But the commissioners were unacquainted with the character either of the people of America, or their representatives in the national legislature. Governor Johnston addressed private letters to several members of congress, with some of whom he had formerly been acquainted, on the subject of his mission ; particularly to Mr. Reed, Robert Morris, Mr. Laurens, and Mr. Dana. These letters, in July, 1778, were directed to be laid before congress; and disclosed the objects of the writer. To Mr. Reed, in a letter written before he left England, he said, “ the man, who can be instrumental in bringing us all to act once more in harmony, and to unite together the various powers, which this contest has drawn forth, will deserve more from the king and the people, from patriotism, humanity, and all the tender ties, that

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are affected by the quarrel and reconciliation, than ever was bestowed on human kind." To Mr. Morris, he wrote, “I believe the men, who have conducted the affairs of America, incapable of being influenced by improper motives ; but in all such transactions there is risk, and I think, that whoever ventures should be secured ; at the same time, that honor and emolument should naturally follow the fortunes of those, who have steered the vessel in the storm and brought her safe to port. I think Washington and the president have a right to any favor, that grateful nations can bestow, if they could once more unite our interest and spare the miseries and devastations of war." To Mr. Dana, he declared, among other things, that Dr. Franklin, in March, was satisfied, that the articles which the commissioners wished to make the basis of a treaty, were beneficial to America, and such as he should accept.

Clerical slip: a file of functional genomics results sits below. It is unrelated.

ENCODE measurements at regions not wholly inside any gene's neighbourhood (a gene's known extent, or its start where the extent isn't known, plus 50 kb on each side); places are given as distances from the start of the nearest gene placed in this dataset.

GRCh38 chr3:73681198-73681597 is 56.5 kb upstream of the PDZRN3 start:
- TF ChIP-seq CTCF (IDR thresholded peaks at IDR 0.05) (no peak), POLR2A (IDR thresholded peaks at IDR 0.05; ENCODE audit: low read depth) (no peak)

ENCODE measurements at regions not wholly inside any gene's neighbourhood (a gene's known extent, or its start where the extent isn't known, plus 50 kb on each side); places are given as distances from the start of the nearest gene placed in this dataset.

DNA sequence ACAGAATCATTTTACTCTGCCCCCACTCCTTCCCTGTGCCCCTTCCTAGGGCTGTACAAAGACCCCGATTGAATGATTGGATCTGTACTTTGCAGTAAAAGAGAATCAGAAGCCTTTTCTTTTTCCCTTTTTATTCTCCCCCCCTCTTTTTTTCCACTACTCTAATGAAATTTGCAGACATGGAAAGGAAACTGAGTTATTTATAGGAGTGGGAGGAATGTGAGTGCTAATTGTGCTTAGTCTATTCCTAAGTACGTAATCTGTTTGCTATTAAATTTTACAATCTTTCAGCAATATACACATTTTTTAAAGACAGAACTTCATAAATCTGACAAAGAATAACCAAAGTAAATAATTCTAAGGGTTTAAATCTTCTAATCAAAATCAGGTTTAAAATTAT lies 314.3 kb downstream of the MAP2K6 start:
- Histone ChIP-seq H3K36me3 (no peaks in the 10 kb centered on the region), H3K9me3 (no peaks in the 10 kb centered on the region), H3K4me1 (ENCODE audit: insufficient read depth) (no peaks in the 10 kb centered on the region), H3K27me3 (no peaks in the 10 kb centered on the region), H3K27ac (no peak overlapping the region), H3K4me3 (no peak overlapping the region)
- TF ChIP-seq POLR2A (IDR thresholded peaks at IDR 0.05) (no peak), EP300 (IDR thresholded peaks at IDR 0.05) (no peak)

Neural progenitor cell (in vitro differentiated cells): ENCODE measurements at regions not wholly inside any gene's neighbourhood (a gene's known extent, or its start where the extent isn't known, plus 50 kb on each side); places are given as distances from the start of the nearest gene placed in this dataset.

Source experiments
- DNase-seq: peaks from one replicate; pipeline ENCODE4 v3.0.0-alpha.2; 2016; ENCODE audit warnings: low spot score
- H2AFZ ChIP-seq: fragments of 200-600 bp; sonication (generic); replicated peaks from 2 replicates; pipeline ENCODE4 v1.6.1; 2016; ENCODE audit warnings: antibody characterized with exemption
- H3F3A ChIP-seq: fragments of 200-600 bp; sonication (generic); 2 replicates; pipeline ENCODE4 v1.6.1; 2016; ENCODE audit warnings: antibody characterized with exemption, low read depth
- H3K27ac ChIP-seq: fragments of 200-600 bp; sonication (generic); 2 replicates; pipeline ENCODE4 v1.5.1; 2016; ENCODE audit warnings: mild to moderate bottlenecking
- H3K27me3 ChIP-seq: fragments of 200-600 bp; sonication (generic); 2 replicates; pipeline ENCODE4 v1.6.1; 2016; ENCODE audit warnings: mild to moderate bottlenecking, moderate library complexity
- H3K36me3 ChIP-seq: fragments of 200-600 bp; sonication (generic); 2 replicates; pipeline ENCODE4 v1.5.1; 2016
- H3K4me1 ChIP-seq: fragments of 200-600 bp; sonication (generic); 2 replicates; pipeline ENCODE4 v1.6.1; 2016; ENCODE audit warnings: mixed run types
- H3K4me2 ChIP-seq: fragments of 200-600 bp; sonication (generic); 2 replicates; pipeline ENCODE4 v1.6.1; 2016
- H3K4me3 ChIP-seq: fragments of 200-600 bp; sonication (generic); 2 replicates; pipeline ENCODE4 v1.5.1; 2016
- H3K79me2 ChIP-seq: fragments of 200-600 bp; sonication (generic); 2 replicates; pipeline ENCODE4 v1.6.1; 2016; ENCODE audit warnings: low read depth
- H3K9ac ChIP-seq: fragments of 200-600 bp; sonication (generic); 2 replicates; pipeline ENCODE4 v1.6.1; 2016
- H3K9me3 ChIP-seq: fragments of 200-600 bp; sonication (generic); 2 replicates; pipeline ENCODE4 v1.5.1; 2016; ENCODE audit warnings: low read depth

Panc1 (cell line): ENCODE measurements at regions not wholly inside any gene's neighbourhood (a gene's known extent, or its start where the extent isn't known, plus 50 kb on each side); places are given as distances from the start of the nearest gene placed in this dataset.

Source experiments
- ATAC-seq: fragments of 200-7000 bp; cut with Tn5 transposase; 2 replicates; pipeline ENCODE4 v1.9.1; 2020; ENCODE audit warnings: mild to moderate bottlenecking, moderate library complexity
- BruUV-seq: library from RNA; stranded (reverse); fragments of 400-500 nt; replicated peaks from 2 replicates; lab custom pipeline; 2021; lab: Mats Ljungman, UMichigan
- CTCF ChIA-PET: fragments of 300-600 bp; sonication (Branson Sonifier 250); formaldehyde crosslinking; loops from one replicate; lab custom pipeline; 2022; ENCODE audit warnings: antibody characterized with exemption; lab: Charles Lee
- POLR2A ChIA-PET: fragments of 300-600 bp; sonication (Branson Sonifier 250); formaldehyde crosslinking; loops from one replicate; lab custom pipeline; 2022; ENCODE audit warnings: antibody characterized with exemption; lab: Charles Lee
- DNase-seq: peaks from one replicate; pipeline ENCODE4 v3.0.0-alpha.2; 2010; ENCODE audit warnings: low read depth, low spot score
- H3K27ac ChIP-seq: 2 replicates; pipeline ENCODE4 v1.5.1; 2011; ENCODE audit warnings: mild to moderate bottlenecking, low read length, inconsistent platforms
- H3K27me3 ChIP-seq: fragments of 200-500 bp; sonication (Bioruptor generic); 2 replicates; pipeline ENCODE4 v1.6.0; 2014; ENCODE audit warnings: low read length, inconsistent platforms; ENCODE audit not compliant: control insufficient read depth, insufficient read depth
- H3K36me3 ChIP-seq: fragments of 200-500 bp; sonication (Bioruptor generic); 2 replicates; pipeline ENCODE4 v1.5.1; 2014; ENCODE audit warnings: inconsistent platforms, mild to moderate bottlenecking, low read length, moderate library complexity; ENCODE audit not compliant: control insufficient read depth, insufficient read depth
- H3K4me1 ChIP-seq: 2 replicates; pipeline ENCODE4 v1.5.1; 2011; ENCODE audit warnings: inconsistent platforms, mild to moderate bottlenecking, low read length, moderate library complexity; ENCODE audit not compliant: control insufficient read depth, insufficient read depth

Mr. Reed, also, at the same time stated, in his place in congress, that on the 21st of June, he received a written message from a lady of character, having connection with the British army, wishing to see him on business, which could not be committed to writing. That in a conference with this lady, he was given to understand, that it was particularly wished by governor Johnston, that his influence should be obtained, in bringing about a re-union between the two countries, if consistent with his principles and judgment; and in such case, he might have £10,000 sterling, and any office in the colonies, in the gift of the crown.

That an answer being expected, he replied, that “ he was not worth purchasing, but such as he was, the king of Great Britain was not rich enough to do it.”

These letters, connected with the offers made to Mr. Reed, were considered by congress, as an attempt to bribe the members of that body; and on the 11th of August, they declared it to be “incompatible with the honor of congress, to hold any manner of correspondence with Mr. Johnston, especially to negotiate with him, upon affairs in which the cause of liberty is interested."

This declaration was sent to the British commissioners at New York. It drew from Mr. Johnston, a very angry counter-declaration. The charges made against him were not absolutely denied or acknowledged ; but congress were accused of malice and treachery, of making the declaration with an intent to influence the minds of their constituents, and to prevent the effects of the British mission. He, therefore, for the future, declined acting as one of the commissioners, in any business, in which congress should be concerned.